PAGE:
Growth of mobile money transfer a threat to traditional banking
Posted Saturday, December 1 2012 at 16:55
John Gachora, Barclays Bank Africa managing director, head of corporate and investment banking
Current position: Managing director (head of corporate and investment banking), Barclays Africa, Johannesburg
Recent roles: Served as CEO, Absa Africa (2010-2011), managing principal (head of Africa), Absa Capital (2008-2011), MD-Group head (2007-2008) Bank of America Investment Banking.
Board membership: National Bank of Commerce, Barclays Bank Mozambique, Absa Bank Ltd, Namibia, Absa Capital Nigeria Representative Office.
- MBA (Finance and Management)- Wharton School (University of Pennsylvania)
- Master of Engineering in Electrical Engineering and Computer Science-Massachusetts Institute of Technology (MIT)
- Bachelor of Science (Electrical Engineering and Computer Science)- MIT.
Banks in Africa are under pressure to make money even in the wake of a slowdown in economic growth as well as political pressure to reduce lending rates and growing bad debts. The EastAfrican’s Mwaura Kimani spoke with the Barclays Bank Africa managing director, head of corporate and investment banking on the continent’s banking sector and trends. Excerpts:
Africa is going through massive infrastructure transformation. Traditionally, it has been the preserve of development institutions like the World Bank to finance such projects. Are commercial banks now capable of playing a bigger role in financing projects?
Commercial banks are increasingly getting into financing big projects. With East Africa increasingly becoming a hotspot for oil and gas, banks are playing a key role be it in providing funding, arranging big financial transactions or offering advisory services on such deals.
There is a lot of focus on energy, road and railway infrastructure. Most African economies are growing, presenting financing opportunities for banks.
Local businesses require financing to grow. Barclays was among the financiers of the $900 million Bujagali hydropower plant in Uganda. Other big projects Barclays has been involved in include Thika power project, and advisory work for Kenya’s power firm KenGen.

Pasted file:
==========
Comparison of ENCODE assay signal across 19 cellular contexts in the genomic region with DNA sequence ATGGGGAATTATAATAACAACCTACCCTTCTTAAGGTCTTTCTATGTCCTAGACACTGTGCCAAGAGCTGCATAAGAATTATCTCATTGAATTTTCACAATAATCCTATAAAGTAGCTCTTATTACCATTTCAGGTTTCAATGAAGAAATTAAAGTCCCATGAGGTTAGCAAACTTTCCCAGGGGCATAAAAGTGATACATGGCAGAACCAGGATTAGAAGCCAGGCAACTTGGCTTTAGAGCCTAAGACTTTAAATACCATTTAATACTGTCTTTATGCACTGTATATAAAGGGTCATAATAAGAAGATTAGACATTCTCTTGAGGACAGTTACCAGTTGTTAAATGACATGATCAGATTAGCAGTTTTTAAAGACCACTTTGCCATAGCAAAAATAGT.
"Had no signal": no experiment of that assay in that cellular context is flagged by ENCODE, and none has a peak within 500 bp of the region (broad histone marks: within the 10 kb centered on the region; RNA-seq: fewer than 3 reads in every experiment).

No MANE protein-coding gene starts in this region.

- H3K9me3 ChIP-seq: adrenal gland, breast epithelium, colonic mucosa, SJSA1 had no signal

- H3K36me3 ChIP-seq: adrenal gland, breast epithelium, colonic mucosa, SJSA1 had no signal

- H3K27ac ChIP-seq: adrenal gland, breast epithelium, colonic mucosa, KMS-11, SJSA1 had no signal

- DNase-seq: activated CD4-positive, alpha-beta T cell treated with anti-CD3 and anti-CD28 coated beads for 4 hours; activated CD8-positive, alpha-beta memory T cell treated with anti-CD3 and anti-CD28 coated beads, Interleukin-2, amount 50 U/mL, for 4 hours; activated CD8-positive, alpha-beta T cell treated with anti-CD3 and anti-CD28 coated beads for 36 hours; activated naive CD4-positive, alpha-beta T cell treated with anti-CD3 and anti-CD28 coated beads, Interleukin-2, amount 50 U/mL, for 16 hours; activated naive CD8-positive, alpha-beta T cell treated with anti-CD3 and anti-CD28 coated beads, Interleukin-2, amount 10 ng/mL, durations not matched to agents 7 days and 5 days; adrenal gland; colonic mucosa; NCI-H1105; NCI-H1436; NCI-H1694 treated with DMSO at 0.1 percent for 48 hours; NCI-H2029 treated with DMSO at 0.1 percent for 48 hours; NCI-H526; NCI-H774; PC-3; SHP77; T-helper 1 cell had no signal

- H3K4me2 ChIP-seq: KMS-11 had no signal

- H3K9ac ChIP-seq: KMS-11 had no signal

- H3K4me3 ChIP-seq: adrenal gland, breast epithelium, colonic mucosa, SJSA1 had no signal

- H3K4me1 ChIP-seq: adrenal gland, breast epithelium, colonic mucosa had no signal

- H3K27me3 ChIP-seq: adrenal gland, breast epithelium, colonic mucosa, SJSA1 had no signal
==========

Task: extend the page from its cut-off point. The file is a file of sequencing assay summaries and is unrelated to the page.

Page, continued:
What are the next growth drivers in Africa’s banking sector?
The key drivers of growth in the sector will be a deeper focus on infrastructure, resources, agriculture and consumer services. The middle class is quickly driving up consumption and as such, they too need banking.
In Africa, the unbanked population remains high at an average of over 80 per cent save for countries like South Africa and Kenya. Banks will also ride on growing demand for new products like deepening risk management, documentary trade and currency risk management.
While some of these products exist in bigger markets, in Africa, the demand is growing. The clients we serve in the global markets are getting to Africa and as such requiring support in navigating the continent.
As a business, our biggest focus is these clients whom we already serve in the global markets. The shifts we are seeing are that more businesses are seeking services to boost their ability to manage liquidity and payments.
Agriculture is now a big bet for commercial banks. What is Barclays game plan in this field?
Agriculture is a key growth driver. Across Africa, Barclays has an exposure of £400 million invested in agriculture outside South Africa.
There is room for growth. We are keen to finance the sector at an organised level with commercially viable projects.
We are in discussions with several partners and development organisations to work together in this sector. It may not be dealing with farmers directly but also getting into actual farming. In Kenya, we are into tea and flower farming.